In early June, Humana launched a nationwide program in which it employed virtual reality to promote spending time in national parks.
The Louisville-based insurer this month also said it is making an online mindfulness training program available to employers as part of its wellness offerings. —Boris Ladwig
Costco opening in two weeks, Chick-fil-A delayed
Expect traffic to increase exponentially in Bashford Manor on Aug. 27.
The cause won’t be the construction every Louisvillian has become familiar with in recent years. It will be the result of Costco fanatics — likely in vans or possibly U-Hauls — gunning for deals. The national members-only warehouse offers customers pretty much everything in bulk, as well as deals on larger purchases such as furniture.
Given the ballyhoo when the new Costco announced plans to open at 3408 Bardstown Road, the new store is expected to be a boon for development in the surrounding neighborhoods.
Hours of operation for the Bardstown Road Costco will be 10 a.m to 8:30 p.m. Monday through Friday; 9:30 a.m. to 6 p.m. Saturday; and 10 a.m to 6 p.m. Sunday. The location will include a pharmacy, gas station, optometry center and food court.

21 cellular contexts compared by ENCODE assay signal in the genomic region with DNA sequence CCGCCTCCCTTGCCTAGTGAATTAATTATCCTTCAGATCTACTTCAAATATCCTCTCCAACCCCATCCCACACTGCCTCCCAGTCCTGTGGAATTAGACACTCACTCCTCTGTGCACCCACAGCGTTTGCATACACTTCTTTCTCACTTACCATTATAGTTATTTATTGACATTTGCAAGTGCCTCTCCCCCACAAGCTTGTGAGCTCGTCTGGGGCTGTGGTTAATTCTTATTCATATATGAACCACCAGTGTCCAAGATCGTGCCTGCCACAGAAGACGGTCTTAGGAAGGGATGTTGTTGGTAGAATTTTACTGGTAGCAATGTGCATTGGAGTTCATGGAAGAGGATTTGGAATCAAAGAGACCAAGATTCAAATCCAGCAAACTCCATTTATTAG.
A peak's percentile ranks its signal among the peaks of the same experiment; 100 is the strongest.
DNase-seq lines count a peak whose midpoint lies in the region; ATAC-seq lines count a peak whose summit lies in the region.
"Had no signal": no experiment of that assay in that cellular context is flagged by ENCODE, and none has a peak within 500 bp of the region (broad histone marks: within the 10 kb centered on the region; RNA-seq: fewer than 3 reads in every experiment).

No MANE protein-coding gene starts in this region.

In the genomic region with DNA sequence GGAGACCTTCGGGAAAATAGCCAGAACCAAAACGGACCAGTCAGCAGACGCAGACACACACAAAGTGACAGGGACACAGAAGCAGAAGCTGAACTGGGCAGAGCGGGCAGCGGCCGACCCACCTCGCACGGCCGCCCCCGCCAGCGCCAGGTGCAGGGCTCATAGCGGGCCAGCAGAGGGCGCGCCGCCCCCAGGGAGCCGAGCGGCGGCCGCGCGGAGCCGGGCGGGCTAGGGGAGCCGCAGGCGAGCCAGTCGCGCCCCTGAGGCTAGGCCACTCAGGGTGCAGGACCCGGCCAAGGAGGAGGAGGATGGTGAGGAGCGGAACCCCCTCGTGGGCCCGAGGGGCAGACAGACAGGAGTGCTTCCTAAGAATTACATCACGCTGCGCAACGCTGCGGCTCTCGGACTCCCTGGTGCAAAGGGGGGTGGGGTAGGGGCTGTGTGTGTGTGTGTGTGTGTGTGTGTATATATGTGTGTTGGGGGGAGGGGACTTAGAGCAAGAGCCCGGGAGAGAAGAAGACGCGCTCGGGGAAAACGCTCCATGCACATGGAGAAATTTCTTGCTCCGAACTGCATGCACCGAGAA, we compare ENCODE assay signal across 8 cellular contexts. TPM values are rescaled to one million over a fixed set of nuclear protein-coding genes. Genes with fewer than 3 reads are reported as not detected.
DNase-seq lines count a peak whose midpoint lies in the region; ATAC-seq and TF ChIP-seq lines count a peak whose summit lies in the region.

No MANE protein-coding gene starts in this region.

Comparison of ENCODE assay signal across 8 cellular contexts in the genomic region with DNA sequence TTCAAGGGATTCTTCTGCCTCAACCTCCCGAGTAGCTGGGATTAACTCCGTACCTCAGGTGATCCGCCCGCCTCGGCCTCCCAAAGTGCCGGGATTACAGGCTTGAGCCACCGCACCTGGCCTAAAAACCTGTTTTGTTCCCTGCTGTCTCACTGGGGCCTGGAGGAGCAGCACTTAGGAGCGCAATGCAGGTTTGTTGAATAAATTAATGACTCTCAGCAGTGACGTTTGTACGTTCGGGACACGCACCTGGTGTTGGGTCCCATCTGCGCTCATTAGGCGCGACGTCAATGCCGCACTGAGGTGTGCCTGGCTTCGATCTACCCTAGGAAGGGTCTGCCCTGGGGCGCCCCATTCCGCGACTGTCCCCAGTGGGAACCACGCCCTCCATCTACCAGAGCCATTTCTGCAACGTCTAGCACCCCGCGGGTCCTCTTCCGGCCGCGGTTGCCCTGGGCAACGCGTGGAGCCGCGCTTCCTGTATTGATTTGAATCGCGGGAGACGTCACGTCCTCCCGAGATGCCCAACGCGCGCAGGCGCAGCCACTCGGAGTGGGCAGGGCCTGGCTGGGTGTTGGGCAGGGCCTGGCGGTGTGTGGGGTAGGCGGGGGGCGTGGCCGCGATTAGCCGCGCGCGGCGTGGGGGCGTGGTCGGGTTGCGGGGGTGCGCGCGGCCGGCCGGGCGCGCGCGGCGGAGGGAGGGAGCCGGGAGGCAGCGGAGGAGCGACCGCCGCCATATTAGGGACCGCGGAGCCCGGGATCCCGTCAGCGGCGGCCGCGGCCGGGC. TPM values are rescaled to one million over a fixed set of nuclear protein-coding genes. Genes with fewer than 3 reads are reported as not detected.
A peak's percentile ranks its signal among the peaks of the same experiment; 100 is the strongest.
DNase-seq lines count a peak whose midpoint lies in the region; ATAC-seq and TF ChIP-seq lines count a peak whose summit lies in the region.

Also planned on the property is a new Chick-fil-A. The 4,561-square-foot restaurant will include a drive-thru, indoor playground and outdoor dining patio.
Media reports originally stated that the fast-food chicken chain — a top competitor of locally owned KFC — planned to open a this fall. However, a spokesman for the company told IL this week that the timeline has changed. Construction won’t begin until early next year, putting the opening sometime in spring 2017.
New Vietnamese restaurant weeks away from opening
Pho Ba Luu is expected to open in three to four weeks, with a soft opening sometime before that, according to Jessica Mach, managing partner of the new Vietnamese restaurant.
Mach, who is opening the restaurant with Mimi Ha, managing partner of August Moon Chinese Bistro, briefly updated the NuLu Business Association at its monthly meeting on Wednesday.